I have just returned from a weekend in New York visiting my parents. My younger brother also came, he from Cleveland. We hoped that our combined presence would impress upon my father the need to make some changes that he has adamantly refused to make. Some of these things seem simple, burner guards on the stove (as my mother tries to make tea by putting a mug directly on the stove), putting the sharp knives where my mother can't reach them (as she confuses forks and knives and we are afraid she will slice open her mouth). Some of these things are trickier. For example, we want my father to hire some in-home help to take care of my mom, but more importantly to give him some much-needed respite. While this might seem simple, it has proven virtually impossible. My father insists he can "handle it," he insists that he never leaves her unattended. He insists that the agitation a caregiver will cause my mother is greater than the relief he or she would provide either of them. But the strain on him is apparent, and over the course of one short weekend, I found my mother leaving the apartment and wandering out into the hall, as well as walking into the kitchen after a spill rendered the floor dangerously slippery, even after she was admonished not to enter. So my brother and I installed the burner locks and hid the knives. The knives were out again within the hour, I suspect the burner guards were removed as soon as I left for the airport. I can only look at their warm, cozy apartment as a booby trap now. The family pictures and the art collected on their travels all fade away and I can only see the door that leads to the terrace 39 stories above the ground, the throw rugs that could cause a fall, the electrical cords and sockets that scream danger.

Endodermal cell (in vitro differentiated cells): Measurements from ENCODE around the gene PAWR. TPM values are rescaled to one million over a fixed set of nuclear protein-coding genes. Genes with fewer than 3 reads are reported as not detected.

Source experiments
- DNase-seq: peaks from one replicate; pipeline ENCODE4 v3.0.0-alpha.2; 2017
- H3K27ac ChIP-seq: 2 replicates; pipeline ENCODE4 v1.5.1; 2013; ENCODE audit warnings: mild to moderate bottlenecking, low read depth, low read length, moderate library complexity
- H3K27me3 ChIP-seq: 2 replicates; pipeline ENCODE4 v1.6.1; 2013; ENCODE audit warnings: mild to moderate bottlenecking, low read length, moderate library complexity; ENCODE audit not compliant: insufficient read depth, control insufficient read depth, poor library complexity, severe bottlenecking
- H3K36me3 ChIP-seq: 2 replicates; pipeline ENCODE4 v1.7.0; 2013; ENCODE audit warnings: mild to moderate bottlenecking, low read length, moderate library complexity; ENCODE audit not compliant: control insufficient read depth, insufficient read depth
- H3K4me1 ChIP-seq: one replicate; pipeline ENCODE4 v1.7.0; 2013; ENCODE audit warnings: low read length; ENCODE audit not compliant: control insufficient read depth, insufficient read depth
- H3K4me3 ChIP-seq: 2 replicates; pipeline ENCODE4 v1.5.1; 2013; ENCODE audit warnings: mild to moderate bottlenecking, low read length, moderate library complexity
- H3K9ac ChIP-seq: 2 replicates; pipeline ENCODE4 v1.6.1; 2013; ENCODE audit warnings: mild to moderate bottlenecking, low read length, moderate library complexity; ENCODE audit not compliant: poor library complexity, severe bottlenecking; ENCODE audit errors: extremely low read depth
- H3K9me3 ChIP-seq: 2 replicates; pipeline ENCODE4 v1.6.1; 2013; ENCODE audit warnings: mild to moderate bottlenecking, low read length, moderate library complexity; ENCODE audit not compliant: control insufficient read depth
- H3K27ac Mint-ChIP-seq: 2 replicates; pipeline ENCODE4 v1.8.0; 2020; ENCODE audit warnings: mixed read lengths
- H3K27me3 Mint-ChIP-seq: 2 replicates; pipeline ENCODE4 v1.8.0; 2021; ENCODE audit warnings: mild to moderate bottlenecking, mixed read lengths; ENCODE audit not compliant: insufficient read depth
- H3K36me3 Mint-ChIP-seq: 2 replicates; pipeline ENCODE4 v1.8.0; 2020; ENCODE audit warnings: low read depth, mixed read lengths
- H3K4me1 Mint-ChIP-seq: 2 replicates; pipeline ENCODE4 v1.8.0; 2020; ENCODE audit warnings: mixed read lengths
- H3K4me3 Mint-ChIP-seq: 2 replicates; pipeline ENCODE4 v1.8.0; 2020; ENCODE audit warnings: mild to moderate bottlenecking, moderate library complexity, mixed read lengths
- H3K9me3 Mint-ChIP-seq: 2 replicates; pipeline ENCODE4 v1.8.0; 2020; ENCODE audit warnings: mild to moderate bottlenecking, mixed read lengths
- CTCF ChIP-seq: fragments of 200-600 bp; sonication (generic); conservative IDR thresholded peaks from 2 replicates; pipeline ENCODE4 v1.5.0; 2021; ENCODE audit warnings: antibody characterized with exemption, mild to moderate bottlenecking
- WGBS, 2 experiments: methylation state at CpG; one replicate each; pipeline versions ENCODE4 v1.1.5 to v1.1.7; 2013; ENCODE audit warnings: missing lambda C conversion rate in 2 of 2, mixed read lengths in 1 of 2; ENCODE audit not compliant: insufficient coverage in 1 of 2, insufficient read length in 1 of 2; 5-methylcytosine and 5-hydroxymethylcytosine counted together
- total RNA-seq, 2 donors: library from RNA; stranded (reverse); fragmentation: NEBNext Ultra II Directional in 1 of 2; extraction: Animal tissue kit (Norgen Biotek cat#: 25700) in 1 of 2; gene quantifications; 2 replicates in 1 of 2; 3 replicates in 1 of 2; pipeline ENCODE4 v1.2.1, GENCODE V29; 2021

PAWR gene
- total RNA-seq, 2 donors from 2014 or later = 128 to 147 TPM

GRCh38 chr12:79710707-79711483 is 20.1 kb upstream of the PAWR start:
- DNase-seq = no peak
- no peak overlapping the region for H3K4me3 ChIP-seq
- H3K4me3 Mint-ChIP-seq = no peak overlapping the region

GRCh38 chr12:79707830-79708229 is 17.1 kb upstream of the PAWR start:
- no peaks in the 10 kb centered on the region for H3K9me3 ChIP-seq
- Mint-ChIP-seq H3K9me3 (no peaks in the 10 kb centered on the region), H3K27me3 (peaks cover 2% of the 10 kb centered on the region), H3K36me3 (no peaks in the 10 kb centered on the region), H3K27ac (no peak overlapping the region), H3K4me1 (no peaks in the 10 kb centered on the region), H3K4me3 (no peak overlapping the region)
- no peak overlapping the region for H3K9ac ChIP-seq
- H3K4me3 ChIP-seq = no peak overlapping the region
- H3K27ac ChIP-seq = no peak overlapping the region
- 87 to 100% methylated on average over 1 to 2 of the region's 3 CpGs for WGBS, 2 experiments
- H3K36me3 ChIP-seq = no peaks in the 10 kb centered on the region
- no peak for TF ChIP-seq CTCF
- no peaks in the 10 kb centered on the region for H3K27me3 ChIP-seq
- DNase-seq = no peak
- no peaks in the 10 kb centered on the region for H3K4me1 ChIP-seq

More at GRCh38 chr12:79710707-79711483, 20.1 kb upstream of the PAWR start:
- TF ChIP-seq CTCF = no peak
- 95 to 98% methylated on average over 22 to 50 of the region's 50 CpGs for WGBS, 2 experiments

So I am the child and the parent. My dad, the patriarch of our family, with his booming voice, a self-made man who transcended his salesman father to go to NYU and Colombia Law school, become a partner in his firm and a leader in his community, the man who was famously instrumental in rescuing New York City from bankruptcy back in the day, now rolls his eyes at me when I try to insist on safety and care. Or worse, looks disemboweled when I insist he sign a contract in which he agrees to my safety and care demands.
My parents raised me with boundaries, discipline and expectations, guidelines that I have incorporated raising my own children. But how do you really enforce boundaries with your father? What disciplinary act can I impose? I did make him sign a contract on my last visit and I taped it to the wall. On my return this weekend, not only was the contract nowhere to be seen, not a single item to which he had agreed had been handled. I thought he would honor a legal document if he couldn't honor his daughter's concern. I was wrong.
Sometimes I think if I lived in New York it would be easier, but my brother that does live there has run into a similar brick wall with his attempts. I hold my breath every time I leave them, all the rearing and roaring dangers of their life together flooding my brain. So maybe it is easier if I am in Los Angeles, tending to my own family and imposing discipline on my own children, who listen. I am becoming sadly resigned to the out-of-sight, out-of-mind principle. Still, while I am trying to make peace with what I can and cannot do, I mourn the bright, word-loving woman that was my mother and the man who always knew the right answer that was my father.
For more information about safety and Alzheimer's patients see the following links: